寄件者: Anthony Arrott (IMT-US)
傳送日期: Saturday, August 28, 2010 2:31:55 AM
主旨: Newsbank: More analysis of Intel's McAfee acquisition
Stiennon’s analysis doesn’t provide plausible reasons behind Intel’s McAfee acquisition, but his BrightTALK webcast effectively destroys most of the other explanations currently being offered. The second half of the 30 minute webcast deals extensively with the current state and future of the security industry.
Click this link to view the webcast:
Dissecting the Intel+McAfee Deal
Intel announces intent to acquire McAfee
by Richard Stiennon
19 August 2010
Some deals just don’t make sense. Some have underlying motivations that are not immediately apparent. Intel’s announced intention to acquire McAfee for $7.68 billion is a deal that does not make sense no matter what perspective you take.
Technology acquisition. One argument put forth by analysts so far is that by acquiring a market leading anti-virus software company Intel will be able to add security features to their core business, chips. $7 billion dollars is a lot to pay for technology when there are 27 such technology companies, that would cost less to acquire ( Symantec, of course being more expensive). Intel could acquire one of many anti-malware companies that have arguably better technology, better research, and much less baggage.
Brand enhancement. While there is a good argument to be made for technology vendors to acquire security companies to enhance their brands (EMC + RSA a notable example) Intel is not going to accomplish that by acquiring McAfee. Intel already has one of the most recognized brands in all of technology and they have no negative perceptions because of a lack of security association. Intel is highly respected across the board and is rarely faulted for lack of security. This acquisition does not bolster their brand at all. If anything it dilutes Intel’s brand.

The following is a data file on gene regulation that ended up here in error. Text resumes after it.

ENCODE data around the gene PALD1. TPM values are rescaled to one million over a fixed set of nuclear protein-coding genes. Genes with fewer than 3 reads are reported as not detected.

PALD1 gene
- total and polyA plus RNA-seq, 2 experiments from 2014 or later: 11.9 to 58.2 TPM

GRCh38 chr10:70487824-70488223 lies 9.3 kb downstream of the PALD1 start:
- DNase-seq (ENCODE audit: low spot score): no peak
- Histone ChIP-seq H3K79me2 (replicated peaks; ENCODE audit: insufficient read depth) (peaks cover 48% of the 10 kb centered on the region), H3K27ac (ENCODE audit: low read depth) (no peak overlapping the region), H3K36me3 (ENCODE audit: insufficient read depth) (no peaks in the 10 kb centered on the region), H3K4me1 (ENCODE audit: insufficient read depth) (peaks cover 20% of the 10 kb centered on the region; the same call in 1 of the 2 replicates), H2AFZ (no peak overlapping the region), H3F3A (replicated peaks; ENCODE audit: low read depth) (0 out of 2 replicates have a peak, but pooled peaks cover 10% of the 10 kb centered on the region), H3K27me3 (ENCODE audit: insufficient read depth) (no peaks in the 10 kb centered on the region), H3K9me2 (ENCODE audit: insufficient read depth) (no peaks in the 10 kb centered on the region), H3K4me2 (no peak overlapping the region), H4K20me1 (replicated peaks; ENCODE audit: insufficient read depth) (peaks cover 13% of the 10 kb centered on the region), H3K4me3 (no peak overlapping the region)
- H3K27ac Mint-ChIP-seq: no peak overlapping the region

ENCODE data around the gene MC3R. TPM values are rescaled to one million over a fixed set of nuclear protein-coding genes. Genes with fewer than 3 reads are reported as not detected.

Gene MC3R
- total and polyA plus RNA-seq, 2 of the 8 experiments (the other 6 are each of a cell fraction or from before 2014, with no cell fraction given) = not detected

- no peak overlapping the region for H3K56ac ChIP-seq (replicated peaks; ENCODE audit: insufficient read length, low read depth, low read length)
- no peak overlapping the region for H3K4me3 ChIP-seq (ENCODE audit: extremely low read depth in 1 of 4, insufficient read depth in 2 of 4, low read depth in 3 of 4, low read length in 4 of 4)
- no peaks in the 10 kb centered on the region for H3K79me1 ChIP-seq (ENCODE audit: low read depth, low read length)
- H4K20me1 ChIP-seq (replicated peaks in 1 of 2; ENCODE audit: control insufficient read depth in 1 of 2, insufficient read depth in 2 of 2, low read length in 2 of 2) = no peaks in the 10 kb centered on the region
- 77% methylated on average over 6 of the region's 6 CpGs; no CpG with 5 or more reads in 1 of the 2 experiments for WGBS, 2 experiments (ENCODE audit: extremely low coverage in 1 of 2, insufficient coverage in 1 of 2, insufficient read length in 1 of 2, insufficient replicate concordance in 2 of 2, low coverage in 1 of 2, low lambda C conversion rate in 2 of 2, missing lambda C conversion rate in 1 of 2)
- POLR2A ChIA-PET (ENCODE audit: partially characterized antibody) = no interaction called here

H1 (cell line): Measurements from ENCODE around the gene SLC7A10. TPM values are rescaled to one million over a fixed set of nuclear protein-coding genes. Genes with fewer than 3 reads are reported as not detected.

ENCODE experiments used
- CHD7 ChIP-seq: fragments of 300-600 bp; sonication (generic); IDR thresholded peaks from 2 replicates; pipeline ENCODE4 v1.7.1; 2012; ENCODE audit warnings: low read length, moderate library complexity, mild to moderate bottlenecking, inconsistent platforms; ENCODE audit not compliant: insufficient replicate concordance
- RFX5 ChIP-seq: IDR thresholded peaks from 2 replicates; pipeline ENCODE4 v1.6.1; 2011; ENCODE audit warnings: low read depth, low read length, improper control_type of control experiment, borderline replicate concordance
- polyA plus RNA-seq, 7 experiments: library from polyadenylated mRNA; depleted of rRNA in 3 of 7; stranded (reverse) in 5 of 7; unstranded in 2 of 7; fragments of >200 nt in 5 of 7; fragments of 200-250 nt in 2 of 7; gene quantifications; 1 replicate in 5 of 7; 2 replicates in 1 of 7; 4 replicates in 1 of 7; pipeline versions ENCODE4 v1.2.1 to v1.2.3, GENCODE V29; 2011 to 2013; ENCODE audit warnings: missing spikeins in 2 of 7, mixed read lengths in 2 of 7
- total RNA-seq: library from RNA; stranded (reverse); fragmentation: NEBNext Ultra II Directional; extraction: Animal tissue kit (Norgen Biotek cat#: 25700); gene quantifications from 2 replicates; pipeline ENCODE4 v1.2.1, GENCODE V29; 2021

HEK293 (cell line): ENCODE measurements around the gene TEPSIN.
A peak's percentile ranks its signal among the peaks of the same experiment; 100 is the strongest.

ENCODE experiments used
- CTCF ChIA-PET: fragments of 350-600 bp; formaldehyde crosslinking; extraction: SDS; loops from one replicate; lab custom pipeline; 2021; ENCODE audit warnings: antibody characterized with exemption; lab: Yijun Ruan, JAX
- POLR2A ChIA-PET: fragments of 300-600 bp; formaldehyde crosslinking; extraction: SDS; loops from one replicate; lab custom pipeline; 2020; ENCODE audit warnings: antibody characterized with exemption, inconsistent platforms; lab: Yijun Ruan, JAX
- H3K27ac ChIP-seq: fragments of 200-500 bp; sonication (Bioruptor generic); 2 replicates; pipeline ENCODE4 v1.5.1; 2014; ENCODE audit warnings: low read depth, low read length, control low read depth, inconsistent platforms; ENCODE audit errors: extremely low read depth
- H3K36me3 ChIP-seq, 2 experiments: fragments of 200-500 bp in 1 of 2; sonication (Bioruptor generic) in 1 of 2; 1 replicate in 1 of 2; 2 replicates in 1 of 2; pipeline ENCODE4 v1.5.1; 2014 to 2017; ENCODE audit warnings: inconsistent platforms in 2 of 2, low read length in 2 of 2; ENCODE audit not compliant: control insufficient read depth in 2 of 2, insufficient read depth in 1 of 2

Government play. With a tremendous increase in government spending on cyber security projected one could argue that acquiring McAfee gives Intel a piece of the action. McAfee’s EPO desktop security suite is already short listed within most of the US Defense Department and the firewall business McAfee acquired with their Secure Computing acquisition has a large federal component. But Intel is already entrenched in all aspects of state, local and federal government in almost every country in the world with their ubiquitous CPUs. Intel needs no help getting government business.
Network play. McAfee has invested considerable time and effort in revamping the Secure Computing line into a credible network security play. They also have one of the largest install bases of Intrusion Prevention (IPS) solutions. Will Intel work to enhance those network security products by supporting multi-core architectures in them? What does that mean to every other networking company that could have been big consumers of Intel CPUs? How will they feel about using chips from a direct competitor? And if the acquisition is a networking play why would Intel put McAfee in their Software and Services division?
Investment. In the tradition of conglomerates and holding companies this acquisition could be viewed as an investment in the relatively stable security industry. The plan would be to streamline operations and increase profitability. Is Intel really trying to become the next GE or ITT? Is that its core strength? Did it look at other investment opportunities? I understand beach front property on the Gulf coast is looking pretty good right now.
At $7.68 billion this is the biggest acquisition of a pure play security company ever. It is also the worst. There is no synergy, no channel benefits, marginal revenue enhancement (considering the price), no new markets, and no meaningful strategy.
Full webcast with analysis at:
Dissecting the Intel+McAfee Deal